Another example of how civil religion develops: several centuries after a sermon is given, it is picked up and interpreted by political leaders and others who want to tie several strands of social life together. Implied above is that another politician in another time period – say Grover Cleveland in the late 1800s – may not have been able to prompt the spread of this connection in American life. Ronald Reagan, who tried to be optimistic about American life, helps give the quote, which had some public airing because of John F. Kennedy, new life in a particular context.

The 17th century context of the meaning of a “city on a hill” is fascinating given what the phrase came to represent. If Winthrop meant to use the phrase in contrast to Catholic interpretations, the fact that the phrase came to represent a powerful America is a twist. The Protestant interpretation discussed above applied to a small context. When Americans use the phrase today, they tend to mean a powerful city on the hill, casting light on the countryside below or holding a fortified position or occupying the high ground. The American bastion of freedom and Christendom has replaced the prior holders of this title.

This phrase also gives more credence to cities than Americans have over the course of their history. Even with some important cities on a global stage, Americans are generally anti-urban and instead embrace suburban life. Updating the phrase, perhaps Americans would rather say “the suburban megachurch on the hill” or the “quiet yet stately suburb on the hill.”

Aiming “to bring spiritual richness to corporate America”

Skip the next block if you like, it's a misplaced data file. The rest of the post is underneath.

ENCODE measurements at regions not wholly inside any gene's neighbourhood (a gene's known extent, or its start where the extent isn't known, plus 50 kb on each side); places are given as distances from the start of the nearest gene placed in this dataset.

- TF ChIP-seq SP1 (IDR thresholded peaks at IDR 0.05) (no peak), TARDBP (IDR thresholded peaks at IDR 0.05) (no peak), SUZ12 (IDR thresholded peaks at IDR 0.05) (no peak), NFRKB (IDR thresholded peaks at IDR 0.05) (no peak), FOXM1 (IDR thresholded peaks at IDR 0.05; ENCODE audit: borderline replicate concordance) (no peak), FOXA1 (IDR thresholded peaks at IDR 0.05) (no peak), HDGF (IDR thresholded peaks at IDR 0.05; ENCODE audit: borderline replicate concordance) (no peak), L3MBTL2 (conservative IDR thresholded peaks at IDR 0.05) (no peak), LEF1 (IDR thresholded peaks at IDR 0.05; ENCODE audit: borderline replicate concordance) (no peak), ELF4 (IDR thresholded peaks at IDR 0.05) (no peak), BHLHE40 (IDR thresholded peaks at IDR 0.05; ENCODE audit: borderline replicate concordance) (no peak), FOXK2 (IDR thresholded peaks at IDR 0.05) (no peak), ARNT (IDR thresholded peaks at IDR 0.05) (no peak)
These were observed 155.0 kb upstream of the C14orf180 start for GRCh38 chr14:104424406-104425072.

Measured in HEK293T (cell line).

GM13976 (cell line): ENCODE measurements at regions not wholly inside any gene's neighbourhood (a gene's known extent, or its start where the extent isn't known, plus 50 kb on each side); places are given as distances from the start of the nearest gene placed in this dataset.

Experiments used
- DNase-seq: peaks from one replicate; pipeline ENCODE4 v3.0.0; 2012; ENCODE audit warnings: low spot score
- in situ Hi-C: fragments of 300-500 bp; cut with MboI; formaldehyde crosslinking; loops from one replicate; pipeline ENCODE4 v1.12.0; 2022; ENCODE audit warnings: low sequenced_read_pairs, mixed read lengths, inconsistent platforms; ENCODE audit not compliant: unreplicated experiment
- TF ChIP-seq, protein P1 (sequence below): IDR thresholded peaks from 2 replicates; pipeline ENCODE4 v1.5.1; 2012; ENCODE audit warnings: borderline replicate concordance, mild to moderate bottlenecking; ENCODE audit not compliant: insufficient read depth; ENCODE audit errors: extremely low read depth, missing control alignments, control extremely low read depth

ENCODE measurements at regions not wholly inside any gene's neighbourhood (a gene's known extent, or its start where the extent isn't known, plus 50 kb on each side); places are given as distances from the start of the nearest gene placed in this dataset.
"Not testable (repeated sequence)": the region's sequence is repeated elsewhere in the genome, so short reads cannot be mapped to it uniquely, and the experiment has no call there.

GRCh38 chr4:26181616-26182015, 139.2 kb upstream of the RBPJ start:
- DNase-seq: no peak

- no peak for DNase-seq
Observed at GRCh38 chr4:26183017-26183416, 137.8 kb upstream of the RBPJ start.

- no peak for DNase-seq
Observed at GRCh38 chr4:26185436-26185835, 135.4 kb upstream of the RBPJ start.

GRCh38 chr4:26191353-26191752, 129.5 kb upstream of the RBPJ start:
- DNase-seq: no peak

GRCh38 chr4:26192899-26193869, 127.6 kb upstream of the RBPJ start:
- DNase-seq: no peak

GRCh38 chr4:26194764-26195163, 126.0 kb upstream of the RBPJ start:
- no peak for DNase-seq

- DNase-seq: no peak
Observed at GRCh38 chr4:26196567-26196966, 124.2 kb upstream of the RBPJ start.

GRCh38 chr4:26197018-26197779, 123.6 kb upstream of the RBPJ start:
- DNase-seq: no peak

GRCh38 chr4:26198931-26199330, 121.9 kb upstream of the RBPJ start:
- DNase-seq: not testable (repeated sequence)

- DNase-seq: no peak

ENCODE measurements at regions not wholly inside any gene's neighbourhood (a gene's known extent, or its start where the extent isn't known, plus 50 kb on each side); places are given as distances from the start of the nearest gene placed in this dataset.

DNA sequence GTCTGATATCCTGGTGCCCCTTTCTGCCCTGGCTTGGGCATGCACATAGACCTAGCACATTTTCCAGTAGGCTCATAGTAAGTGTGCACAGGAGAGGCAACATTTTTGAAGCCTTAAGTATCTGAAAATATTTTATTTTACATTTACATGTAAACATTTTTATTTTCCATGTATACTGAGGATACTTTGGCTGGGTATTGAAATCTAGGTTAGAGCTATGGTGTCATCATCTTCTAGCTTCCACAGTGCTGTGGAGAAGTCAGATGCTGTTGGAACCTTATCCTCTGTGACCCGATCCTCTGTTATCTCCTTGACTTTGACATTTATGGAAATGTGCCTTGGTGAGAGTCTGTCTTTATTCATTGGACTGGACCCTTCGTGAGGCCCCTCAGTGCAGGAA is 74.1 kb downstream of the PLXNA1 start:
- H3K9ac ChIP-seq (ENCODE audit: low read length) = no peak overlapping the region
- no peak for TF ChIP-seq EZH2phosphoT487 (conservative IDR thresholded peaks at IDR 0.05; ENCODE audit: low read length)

Spiritual consultants look to bring spiritual practices and approaches to the American workplace:

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In simpler times, divinity schools sent their graduates out to lead congregations or conduct academic research. Now there is a more office-bound calling: the spiritual consultant. Those who have chosen this path have founded agencies — some for-profit, some not — with similar-sounding names: Sacred Design Lab, Ritual Design Lab, Ritualist. They blend the obscure language of the sacred with the also obscure language of management consulting to provide clients with a range of spiritually inflected services, from architecture to employee training to ritual design.

Their larger goal is to soften cruel capitalism, making space for the soul, and to encourage employees to ask if what they are doing is good in a higher sense. Having watched social justice get readily absorbed into corporate culture, they want to see if more American businesses are ready for faith…